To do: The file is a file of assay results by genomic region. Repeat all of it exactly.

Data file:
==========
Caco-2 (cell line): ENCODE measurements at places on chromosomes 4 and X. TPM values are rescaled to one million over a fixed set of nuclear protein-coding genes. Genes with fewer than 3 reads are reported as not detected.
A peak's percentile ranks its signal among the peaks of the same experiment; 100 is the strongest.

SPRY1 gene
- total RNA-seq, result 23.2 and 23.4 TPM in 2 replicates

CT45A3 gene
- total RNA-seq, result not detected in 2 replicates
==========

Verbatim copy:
Caco-2 (cell line): ENCODE measurements at places on chromosomes 4 and X. TPM values are rescaled to one million over a fixed set of nuclear protein-coding genes. Genes with fewer than 3 reads are reported as not detected.
A peak's percentile ranks its signal among the peaks of the same experiment; 100 is the strongest.

SPRY1 gene
- total RNA-seq, result 23.2 and 23.4 TPM in 2 replicates

CT45A3 gene
- total RNA-seq, result not detected in 2 replicates